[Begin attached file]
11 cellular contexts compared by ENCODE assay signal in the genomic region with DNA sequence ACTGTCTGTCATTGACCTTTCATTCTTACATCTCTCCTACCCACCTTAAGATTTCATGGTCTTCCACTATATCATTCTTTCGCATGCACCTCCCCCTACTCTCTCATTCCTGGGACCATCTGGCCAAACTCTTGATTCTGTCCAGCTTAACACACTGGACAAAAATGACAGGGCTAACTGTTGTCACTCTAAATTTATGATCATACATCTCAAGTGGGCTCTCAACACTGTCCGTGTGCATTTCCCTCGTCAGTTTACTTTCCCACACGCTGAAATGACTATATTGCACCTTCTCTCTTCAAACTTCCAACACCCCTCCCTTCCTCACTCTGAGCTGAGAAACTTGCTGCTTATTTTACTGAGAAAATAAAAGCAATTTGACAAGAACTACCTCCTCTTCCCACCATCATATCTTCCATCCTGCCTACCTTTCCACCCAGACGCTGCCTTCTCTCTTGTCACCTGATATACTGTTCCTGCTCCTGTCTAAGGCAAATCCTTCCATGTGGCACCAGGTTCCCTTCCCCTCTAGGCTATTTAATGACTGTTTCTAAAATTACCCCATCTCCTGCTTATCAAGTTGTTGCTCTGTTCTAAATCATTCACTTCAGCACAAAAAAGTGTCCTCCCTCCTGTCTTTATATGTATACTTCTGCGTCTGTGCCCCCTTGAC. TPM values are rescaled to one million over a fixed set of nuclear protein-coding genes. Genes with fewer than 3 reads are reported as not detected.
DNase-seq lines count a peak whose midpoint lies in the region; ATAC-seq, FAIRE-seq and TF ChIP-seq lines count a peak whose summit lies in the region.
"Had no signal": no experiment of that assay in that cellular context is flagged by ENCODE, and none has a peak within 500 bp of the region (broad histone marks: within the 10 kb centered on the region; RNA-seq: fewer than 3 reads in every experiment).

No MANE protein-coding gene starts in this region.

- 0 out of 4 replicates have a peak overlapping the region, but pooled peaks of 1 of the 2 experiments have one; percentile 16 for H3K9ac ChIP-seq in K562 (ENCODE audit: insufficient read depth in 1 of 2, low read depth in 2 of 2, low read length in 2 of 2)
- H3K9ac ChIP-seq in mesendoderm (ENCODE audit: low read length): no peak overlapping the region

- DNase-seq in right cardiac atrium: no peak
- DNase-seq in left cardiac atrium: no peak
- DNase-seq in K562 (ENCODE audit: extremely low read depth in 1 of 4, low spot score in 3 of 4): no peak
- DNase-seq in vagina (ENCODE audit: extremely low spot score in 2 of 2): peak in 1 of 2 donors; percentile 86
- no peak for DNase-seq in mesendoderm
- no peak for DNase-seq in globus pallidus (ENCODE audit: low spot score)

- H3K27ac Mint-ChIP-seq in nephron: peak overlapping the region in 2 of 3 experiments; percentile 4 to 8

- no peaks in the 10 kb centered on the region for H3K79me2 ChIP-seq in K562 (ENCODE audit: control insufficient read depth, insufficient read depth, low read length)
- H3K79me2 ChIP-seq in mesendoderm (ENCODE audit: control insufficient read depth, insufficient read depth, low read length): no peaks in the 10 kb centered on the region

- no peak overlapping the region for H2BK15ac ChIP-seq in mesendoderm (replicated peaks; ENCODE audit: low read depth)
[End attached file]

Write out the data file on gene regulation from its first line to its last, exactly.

11 cellular contexts compared by ENCODE assay signal in the genomic region with DNA sequence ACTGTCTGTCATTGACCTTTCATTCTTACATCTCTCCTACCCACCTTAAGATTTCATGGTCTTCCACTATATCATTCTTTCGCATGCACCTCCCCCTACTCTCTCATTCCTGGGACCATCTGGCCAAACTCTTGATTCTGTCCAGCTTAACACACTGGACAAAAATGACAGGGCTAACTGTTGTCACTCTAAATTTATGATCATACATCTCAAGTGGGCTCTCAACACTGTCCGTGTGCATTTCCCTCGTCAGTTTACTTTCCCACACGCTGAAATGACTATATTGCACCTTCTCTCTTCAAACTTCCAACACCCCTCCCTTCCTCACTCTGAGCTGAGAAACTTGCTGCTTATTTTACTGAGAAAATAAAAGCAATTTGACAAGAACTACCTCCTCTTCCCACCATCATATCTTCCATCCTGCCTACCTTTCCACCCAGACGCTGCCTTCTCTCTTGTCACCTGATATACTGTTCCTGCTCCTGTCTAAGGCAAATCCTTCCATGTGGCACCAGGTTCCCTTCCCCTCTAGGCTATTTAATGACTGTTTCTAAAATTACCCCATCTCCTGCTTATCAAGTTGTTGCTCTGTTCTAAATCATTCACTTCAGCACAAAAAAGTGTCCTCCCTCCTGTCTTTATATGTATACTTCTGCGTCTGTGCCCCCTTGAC. TPM values are rescaled to one million over a fixed set of nuclear protein-coding genes. Genes with fewer than 3 reads are reported as not detected.
DNase-seq lines count a peak whose midpoint lies in the region; ATAC-seq, FAIRE-seq and TF ChIP-seq lines count a peak whose summit lies in the region.
"Had no signal": no experiment of that assay in that cellular context is flagged by ENCODE, and none has a peak within 500 bp of the region (broad histone marks: within the 10 kb centered on the region; RNA-seq: fewer than 3 reads in every experiment).

No MANE protein-coding gene starts in this region.

- 0 out of 4 replicates have a peak overlapping the region, but pooled peaks of 1 of the 2 experiments have one; percentile 16 for H3K9ac ChIP-seq in K562 (ENCODE audit: insufficient read depth in 1 of 2, low read depth in 2 of 2, low read length in 2 of 2)
- H3K9ac ChIP-seq in mesendoderm (ENCODE audit: low read length): no peak overlapping the region

- DNase-seq in right cardiac atrium: no peak
- DNase-seq in left cardiac atrium: no peak
- DNase-seq in K562 (ENCODE audit: extremely low read depth in 1 of 4, low spot score in 3 of 4): no peak
- DNase-seq in vagina (ENCODE audit: extremely low spot score in 2 of 2): peak in 1 of 2 donors; percentile 86
- no peak for DNase-seq in mesendoderm
- no peak for DNase-seq in globus pallidus (ENCODE audit: low spot score)

- H3K27ac Mint-ChIP-seq in nephron: peak overlapping the region in 2 of 3 experiments; percentile 4 to 8

- no peaks in the 10 kb centered on the region for H3K79me2 ChIP-seq in K562 (ENCODE audit: control insufficient read depth, insufficient read depth, low read length)
- H3K79me2 ChIP-seq in mesendoderm (ENCODE audit: control insufficient read depth, insufficient read depth, low read length): no peaks in the 10 kb centered on the region

- no peak overlapping the region for H2BK15ac ChIP-seq in mesendoderm (replicated peaks; ENCODE audit: low read depth)